British Socialism in the 21st Century

I must confess that when reading through Forbes list of the worlds richest people, you have to head quite a long way down the list before you find a Brit. There’s no need for a person to have tens of billions of pounds. Or dollars, for that matter. Here in the UK, we are strong believers of wealth distribution, and the idea of having a handful of mega billionaires is something we find rather distasteful. Instead, we have lots and lots of plain old fashioned normal billionaires.

Lots and lots of them. Over a hundred now, which is more billionaires per capita than any where else on the planet. London is home to the majority of them, unsurprisingly. A total of 72, more than any other city on the planet.  I’ve read repeatedly how London is reclaiming it’s title of Capital of the World. It sure does have the capital. And that loot is coming in from all four corners of the globe. You see, of the 25 richest people in Britain, only seven of them are actually British. And one of those has a bit of a question mark over his nationality. Just two of them are in the top ten.  Here’s a little chart I created, totalling up the cash per country. For convenience, I included the Ukrainian chap in the ‘Russia’ tab. He soon will be, anyway.



To be clear, I’m not anti-rich people. I’m a fan of Bill Gates, and they don’t come any richer than him. But, am I really being controversial by stating the opinion that if the majority of the wealth that exists on this planet is concentrated in the possession of an incredibly tiny proportion of the population then something has gone wrong? Economics is a complicated subject, I know. But surely the status quo is not the perfecta ratio?

I imagine most people, of whatever political persuasion, do not wish to see fellow citizens who are prepared to do a fair days work but have no work to do, made homeless or starve. That is why we have a social safety net. But my little rant today are for those are actually do complete a fair days work. The Minimum Wage was one of the better policies introduced by Tony Blair’s government. The ratification of the European Working Time Directive in 1999 was also an important step forward.

If we’re not paying people a living wage, then they end up picking up benefits to keep their head above water. In other words, the tax payer is subsidising the employers, be they corporations or smaller enterprises. There are a few policies that I would like to see implemented by the next UK government. Assuming that the incumbent one is removed….crossed fingers.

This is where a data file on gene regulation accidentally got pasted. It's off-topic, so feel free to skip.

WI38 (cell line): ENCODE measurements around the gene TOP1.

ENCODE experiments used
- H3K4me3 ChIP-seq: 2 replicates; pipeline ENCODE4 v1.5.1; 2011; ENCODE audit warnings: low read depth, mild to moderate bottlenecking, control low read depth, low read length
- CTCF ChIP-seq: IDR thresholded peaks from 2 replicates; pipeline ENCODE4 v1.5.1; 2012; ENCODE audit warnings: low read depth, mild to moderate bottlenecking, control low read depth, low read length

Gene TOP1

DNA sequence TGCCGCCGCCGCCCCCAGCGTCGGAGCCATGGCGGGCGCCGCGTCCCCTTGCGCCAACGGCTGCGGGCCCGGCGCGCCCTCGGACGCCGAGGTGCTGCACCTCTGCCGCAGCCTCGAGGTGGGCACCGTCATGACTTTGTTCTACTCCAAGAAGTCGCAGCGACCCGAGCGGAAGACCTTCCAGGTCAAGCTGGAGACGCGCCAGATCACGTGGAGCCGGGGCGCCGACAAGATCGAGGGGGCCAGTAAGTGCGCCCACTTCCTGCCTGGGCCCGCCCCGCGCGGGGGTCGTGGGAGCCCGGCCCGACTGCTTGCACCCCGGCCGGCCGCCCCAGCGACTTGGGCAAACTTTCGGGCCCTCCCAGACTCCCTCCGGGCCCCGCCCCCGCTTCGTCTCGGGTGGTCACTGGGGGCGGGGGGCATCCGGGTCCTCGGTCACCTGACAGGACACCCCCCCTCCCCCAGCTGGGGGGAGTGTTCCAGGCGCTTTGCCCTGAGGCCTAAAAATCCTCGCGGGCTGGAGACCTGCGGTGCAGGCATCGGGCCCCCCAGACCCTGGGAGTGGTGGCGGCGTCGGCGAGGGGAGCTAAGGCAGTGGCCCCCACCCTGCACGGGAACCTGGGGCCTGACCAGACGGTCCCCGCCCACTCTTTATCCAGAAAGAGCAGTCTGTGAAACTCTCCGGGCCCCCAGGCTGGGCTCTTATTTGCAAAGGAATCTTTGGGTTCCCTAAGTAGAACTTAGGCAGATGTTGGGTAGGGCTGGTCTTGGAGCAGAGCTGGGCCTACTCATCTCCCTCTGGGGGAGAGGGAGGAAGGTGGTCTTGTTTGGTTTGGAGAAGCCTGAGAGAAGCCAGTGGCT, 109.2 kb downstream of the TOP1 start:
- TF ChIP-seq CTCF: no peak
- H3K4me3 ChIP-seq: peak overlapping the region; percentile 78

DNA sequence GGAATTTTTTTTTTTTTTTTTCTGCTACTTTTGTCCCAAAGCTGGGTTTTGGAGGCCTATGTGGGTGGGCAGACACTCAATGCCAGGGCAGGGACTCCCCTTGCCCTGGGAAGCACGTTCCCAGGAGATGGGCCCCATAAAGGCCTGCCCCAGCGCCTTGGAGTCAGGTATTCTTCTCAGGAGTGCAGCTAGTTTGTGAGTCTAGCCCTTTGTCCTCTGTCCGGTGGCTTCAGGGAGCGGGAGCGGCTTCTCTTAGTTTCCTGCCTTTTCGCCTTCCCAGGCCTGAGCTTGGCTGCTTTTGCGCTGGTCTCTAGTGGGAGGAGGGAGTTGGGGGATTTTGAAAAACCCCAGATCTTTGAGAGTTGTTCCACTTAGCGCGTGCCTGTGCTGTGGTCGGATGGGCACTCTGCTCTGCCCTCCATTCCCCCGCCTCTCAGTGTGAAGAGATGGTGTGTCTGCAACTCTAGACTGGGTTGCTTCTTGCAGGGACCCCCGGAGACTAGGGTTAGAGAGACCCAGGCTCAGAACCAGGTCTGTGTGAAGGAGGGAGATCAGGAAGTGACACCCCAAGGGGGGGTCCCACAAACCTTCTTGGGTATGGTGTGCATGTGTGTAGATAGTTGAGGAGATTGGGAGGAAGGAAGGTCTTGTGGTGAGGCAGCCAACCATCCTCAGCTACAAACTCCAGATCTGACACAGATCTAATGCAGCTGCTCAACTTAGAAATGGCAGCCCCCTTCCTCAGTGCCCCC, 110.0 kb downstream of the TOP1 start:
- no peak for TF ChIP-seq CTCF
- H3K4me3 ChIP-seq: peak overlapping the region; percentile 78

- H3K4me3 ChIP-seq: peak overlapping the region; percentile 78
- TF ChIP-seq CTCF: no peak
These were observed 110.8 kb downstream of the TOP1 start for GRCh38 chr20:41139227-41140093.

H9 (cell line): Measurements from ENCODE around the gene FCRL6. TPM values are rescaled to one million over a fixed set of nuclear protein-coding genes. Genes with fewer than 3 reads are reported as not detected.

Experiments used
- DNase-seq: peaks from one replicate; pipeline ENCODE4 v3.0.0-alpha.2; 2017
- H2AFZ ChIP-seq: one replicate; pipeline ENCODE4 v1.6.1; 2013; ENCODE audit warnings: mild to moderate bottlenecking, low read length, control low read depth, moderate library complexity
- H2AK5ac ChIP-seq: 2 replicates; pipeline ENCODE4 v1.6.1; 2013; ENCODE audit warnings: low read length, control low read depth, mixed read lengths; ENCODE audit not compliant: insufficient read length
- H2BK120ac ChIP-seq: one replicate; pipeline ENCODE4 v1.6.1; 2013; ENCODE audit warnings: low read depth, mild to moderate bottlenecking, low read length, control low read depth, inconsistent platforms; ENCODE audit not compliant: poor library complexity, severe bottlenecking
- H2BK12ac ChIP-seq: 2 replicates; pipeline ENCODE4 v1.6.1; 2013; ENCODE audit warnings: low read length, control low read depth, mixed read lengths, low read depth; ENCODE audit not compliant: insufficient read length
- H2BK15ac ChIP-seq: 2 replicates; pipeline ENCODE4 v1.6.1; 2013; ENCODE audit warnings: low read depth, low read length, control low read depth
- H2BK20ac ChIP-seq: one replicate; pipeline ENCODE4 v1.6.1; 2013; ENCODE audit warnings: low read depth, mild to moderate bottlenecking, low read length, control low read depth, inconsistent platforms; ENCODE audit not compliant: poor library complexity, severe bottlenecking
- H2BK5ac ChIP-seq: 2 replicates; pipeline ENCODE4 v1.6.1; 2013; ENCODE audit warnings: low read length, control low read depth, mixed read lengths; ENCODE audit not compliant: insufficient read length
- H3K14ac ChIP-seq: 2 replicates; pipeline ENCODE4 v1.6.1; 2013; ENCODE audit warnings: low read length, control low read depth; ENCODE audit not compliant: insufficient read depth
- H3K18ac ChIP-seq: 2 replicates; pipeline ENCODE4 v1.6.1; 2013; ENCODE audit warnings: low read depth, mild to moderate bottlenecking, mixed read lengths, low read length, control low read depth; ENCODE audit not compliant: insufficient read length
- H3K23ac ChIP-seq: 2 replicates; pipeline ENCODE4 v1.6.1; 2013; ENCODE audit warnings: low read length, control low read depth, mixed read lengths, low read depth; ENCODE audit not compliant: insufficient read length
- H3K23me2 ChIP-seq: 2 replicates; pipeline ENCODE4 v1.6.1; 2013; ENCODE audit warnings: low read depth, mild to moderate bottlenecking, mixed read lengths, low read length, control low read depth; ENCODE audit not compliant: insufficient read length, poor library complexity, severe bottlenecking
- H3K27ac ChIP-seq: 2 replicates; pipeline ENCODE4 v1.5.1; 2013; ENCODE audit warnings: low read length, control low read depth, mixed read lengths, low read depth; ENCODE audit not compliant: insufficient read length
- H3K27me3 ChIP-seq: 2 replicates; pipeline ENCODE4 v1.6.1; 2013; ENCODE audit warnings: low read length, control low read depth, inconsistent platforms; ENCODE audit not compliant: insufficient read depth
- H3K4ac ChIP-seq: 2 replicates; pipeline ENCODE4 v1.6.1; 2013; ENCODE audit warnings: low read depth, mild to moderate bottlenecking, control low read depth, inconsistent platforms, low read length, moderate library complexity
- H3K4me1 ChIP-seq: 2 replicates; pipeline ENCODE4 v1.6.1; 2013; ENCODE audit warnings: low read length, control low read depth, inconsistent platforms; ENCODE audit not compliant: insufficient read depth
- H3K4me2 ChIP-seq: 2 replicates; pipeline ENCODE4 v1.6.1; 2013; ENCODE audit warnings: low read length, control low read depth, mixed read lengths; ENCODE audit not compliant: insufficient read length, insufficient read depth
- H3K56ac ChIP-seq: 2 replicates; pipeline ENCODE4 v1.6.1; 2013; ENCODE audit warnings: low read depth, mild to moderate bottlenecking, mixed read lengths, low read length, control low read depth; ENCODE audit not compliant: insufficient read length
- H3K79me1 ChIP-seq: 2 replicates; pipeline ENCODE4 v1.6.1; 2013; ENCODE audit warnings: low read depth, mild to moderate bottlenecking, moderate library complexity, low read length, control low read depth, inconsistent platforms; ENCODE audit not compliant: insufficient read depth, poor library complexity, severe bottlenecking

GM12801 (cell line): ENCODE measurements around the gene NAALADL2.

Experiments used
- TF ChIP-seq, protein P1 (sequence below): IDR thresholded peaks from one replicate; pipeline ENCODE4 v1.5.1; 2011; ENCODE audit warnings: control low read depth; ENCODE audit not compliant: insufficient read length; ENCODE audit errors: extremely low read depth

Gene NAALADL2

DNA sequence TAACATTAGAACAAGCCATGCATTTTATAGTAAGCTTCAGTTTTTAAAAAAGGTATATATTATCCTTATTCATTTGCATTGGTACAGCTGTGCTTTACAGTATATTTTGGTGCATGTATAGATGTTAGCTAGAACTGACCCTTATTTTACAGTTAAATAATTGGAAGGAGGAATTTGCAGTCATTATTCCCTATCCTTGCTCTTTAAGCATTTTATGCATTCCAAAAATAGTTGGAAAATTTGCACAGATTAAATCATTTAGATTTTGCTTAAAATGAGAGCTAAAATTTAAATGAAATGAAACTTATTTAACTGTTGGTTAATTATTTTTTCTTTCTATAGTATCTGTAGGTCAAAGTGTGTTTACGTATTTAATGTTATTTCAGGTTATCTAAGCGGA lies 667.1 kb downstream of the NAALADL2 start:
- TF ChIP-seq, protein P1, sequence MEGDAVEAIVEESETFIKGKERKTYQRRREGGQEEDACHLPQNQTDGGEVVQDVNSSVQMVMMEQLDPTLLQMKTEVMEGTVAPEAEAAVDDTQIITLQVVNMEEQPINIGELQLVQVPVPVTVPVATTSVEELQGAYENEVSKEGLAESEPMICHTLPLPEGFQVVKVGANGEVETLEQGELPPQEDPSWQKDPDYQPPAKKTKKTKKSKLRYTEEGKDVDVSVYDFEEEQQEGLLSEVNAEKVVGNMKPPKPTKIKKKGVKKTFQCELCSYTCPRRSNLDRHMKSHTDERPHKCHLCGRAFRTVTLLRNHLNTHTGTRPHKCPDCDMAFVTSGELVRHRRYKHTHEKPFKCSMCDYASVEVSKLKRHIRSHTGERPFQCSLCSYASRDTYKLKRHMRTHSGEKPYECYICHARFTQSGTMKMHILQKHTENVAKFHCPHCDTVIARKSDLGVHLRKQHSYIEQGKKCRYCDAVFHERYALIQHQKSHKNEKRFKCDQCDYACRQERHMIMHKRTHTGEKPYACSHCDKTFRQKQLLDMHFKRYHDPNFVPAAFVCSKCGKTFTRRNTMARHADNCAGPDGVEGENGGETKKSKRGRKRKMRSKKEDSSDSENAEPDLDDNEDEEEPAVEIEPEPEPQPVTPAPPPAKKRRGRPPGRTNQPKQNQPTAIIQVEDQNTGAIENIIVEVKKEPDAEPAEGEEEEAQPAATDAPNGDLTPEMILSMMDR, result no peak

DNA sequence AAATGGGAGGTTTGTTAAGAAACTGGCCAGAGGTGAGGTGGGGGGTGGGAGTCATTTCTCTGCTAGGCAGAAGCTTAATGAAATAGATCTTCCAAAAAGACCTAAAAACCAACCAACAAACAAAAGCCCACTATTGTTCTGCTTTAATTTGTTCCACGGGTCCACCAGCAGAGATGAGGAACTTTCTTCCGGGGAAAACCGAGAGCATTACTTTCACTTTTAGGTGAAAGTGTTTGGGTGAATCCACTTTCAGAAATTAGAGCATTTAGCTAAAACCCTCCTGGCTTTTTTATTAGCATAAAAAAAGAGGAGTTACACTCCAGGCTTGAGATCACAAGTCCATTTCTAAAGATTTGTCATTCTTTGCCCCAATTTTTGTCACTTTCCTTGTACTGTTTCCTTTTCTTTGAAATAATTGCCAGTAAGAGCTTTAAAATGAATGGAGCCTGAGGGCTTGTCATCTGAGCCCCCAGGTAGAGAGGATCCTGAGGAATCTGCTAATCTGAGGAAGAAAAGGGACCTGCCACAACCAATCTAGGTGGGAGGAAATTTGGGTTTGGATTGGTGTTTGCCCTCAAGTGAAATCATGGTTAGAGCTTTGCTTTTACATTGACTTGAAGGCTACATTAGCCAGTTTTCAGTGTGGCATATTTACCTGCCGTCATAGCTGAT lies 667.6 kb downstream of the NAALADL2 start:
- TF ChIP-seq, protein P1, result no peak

I’d like to see the minimum wage increased to a living wage. I’d like to see the Tax Allowance increased to the amount set as the minimum wage. I’d like to see employers obliged to pay 1.5x the hourly rate for every hour that PAYE employees works over their contracted hours. I’ll wager that the Zero Hours contracts will disappear pretty quickly. I’d also like to see pay at 1.5x the hourly rate for all hours worked on Saturdays, and 2x the hourly rate for work done at night or on Sundays.

I’d like to see a couple of pieces of Mexican employment legislation introduced too. Particularly, a minimum of a three month pay off for all employees fired, let go or otherwise released from employment contracts, on top of any redundancy pay out that already exists in British law. Just to put a bit more onus on employers to choose their employees carefully, to ensure they give them a fair opportunity and to ease any period of unemployment for the employee. Lastly, a Christmas bonus. Two weeks salary, to be paid prior to Jesus’ big day in December.

Which of the main UK political parties will take these ideas up and run with them? I’d give them my vote. Alas, I’ll probably have to run for parliament myself…



  • NORM

    In the insurance racket they have a concept called moral hazard, the days when a person could insure another and then bop them on the head for the payout are not so far in the past. One has to have an insurable risk on anther’s soul to be able to write a policy on their ability to breath. Expecting the common to pick up the tab when one fails to pay their employee enough to live on falls into the moral hazard bailiwick. And as such, it demands public intervention.

    • Yet, the policy of privatising profits and socialising losses continues unabated it seems.